Barbara Smith, who graduated from the old Sharpsburg High School in 1948, maintained an active presence in the Sharpsburg community up until her death in 2019. Her mural is emblazoned on the outside of the Linden Gym, on Clay Street, in Sharpsburg.

So why did it take so long for Sharpsburg to have a Black borough councilmember? Portis believes that African American residents in the past didn’t feel like their voices were being heard by fellow residents and borough officials. Thus, there was no reason to run for a council seat.

Portis, though, said that for her, where there’s a will, there’s a way.

Portis and Mayor Rutzki co-emceed a Black Lives Matter rally last June in O’Hara Township Community Park. From there, the idea of making a run for political office started to form. Portis then became president of the Fox Chapel Area Residents for Social Justice. Mix that with her titles as current vice president of the Kerr Elementary School Parent-Teacher Organization and former treasurer of the borough’s Baseball/Softball Association, and Portis seemingly was on a one-way route to a seat on the borough council.

“I have a lot of respect for Kayla, I have a lot of respect for what she’s trying to accomplish. Her heart is definitely in the right place,” Mayor Rutzki told the Courier in an exclusive interview, March 15.

“Kayla has been an incredible advocate for both racial justice issues, which are hugely important in our community and beyond, and for other issues of equity,” added Councilwoman Reno, in a statement to the Courier, March 12.

“…Kayla has been an incredible advocate for both racial justice issues, which are hugely important in our community and beyond.”

Prior to the council’s appointment of Portis, she told the Councilmembers that her goal was to “build a better Sharpsburg, economically and socially, as far as businesses and our residents.”

Portis also told Councilmembers she wanted to see more “equity within our borough,” in the form of “diverse housing options and employment opportunities. I would like to see diversity in our police department, wheelchair-accessible playgrounds,” and improvements to Sharpsburg’s parks. Portis told the Courier she can’t ever remember seeing an African American on Sharpsburg’s police force.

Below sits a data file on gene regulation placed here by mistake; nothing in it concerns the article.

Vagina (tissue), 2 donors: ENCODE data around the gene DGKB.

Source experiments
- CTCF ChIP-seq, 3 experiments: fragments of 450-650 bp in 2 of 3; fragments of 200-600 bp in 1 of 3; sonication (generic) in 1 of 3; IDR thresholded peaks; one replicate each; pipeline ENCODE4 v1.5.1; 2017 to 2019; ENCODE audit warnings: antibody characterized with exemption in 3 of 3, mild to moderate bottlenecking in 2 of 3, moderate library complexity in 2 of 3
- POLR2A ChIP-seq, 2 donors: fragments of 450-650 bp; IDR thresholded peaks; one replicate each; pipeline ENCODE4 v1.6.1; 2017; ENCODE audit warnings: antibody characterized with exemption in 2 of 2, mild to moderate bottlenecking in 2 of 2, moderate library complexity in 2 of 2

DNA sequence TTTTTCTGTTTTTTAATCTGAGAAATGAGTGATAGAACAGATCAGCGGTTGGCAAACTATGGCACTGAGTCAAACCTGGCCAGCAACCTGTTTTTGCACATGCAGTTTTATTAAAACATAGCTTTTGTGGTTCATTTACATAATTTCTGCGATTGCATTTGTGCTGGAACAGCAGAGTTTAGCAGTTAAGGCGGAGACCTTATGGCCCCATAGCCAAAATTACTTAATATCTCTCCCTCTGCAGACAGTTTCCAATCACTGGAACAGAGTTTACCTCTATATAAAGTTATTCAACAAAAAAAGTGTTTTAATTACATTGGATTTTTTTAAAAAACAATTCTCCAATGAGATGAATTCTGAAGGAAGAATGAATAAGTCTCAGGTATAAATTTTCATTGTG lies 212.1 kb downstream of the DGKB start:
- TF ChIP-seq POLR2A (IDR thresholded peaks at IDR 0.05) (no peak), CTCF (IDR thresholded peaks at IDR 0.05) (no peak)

Portis also said she was concerned about the borough’s air quality, the parking issues on its narrow streets, and of course, the flooding problem.
When Portis was visiting her parents after her freshman year of college, she said the flooding was so bad in their home, that “my mother and I were trapped. We had to be rescued. The house was submerged in eight feet of water. Being a flood victim is such a traumatic experience, especially when it’s experienced multiple times. I definitely aspire to continue to work together to make this community an even better place to live,” she said.

Portis is a 2003 Fox Chapel Area High School graduate. She earned a B.S. in Liberal Studies from Clarion University in 2008.

Portis told the Courier that for years, she’s been helping people in Sharpsburg, in more of a “behind-the-scenes” role. But these days, she’s breaking barriers, looking to effect change in a public-facing, governmental role.

“It just brings me so much joy,” Portis said, reflecting on her status as the first African American Councilmember in Sharpsburg, which is about 8 percent Black. “I never realized how many people looked up to me until now. It feels so good to be able to actually make a difference.”